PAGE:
Conflicts Forum Weekly Comment

Conflicts Forum

29 March – 5 April 

  • The deteriorating temper of the region can be encapsulated in three recent events:  A Sunni imam of a mosque in Aleppo this week was attacked, killed and his body dragged through the streets of the city, before then being beheaded, and his severed head stuck atop the mosque. The attackers are suspected to be from al-Nusra Front (a Sunni movement orientated towards al-Qae’da thinking). This followed a suicide attack mounted two weeks ago inside a Damascus mosque, which killed a highly respected Sunni Sheikh and 53 members of the congregation (including the Sheikh’s grandson). The eighty-year old Sheikh was known for his support of President Assad.  In a counterpoint incident, on 25 March, in a Saudi Arabian court, the state Prosecutor has called for the prominent Shi’i cleric Sheikh Nimr al-Nimr, arespected leader in Qatif, to be executed by crucifixion and dismemberment.  He is accused, according to the Saudi media of ‘inciting sectarian strife, aiding terrorists and insulting Gulf leaders and scholars’.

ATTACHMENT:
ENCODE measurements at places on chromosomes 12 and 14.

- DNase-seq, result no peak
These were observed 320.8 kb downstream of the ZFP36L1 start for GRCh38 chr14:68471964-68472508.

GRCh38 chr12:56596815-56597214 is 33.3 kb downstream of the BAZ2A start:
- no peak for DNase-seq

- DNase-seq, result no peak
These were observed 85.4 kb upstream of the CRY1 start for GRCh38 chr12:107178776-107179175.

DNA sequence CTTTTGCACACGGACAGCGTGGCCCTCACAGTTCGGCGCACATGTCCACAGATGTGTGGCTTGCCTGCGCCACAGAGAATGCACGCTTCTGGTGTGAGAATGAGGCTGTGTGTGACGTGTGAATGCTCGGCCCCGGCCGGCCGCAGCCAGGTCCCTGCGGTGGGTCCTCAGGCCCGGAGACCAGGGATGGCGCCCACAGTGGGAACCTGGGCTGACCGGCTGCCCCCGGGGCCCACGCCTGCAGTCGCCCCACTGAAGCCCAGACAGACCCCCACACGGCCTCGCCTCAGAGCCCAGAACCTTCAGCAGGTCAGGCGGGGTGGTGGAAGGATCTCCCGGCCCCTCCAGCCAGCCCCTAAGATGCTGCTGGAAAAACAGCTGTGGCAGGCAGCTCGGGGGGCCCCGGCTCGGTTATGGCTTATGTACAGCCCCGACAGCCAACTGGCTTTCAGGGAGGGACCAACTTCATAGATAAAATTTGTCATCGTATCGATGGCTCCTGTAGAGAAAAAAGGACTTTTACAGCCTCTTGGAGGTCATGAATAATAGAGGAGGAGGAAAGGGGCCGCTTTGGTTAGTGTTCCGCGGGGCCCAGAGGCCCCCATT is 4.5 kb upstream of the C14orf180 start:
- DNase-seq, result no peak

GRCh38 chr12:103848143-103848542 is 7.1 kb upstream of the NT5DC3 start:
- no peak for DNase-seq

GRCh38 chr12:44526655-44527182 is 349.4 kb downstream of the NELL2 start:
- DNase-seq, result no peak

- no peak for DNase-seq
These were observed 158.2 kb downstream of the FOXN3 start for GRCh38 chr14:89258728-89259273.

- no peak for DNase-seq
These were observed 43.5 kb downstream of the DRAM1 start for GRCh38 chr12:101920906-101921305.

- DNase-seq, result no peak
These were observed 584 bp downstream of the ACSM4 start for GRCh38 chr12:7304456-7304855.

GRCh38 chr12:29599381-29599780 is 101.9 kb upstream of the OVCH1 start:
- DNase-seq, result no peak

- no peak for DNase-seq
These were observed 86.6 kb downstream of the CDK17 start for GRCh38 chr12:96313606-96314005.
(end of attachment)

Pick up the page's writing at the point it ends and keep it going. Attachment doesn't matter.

• Saudi Arabia brokers a government for Lebanon: Lebanese political figures, notably Walid Jumblatt, were flown to Riyadh as part of a Saudi initiative to resume – after a certain absence – playing a direct role in shaping Lebanon’s politics – after the resignation of Prime Minister Mikati.  What is striking about this initiative is not so much Saudi’s return to direct intervention in Lebanon’s politics; but rather that the Saudi consultations seem to be aimed at soothing sectarian tensions.  Having initially mooted Mikati for a further term as PM, in order to ‘safeguard the moderate-centrist ground in the political spectrum’ (an option vetoed by Saad Hariri in Riyadh), the inoffensive and uncontroversial 68 year old son of the late PM Saeb Salam, Tammam Salam was proposed. Jumblatt, who controls seven swing seats in the Lebanese parliament, announced after his flying visit to Riyadh that he would support whoever March 14th nominated.  And by so doing, he undid Mikati’s majority in parliament and his prospects for re-election.  Saudi Arabia is described as assuming that Hizballah wishes to defuse Sunni-Shi’i tension.  March 14th’s insistence on a non-political parliament is seen in Lebanon as a clear harbinger that elections due this year are likely to be postponed.  But perhaps more interestingly, press reports attribute this lightening initiative to a Saudi wish to begin its gradual ‘withdrawal from the quagmire in Syria’.  There have been other signs that Saudi Arabia has begun discrete indirect contacts with Damascus.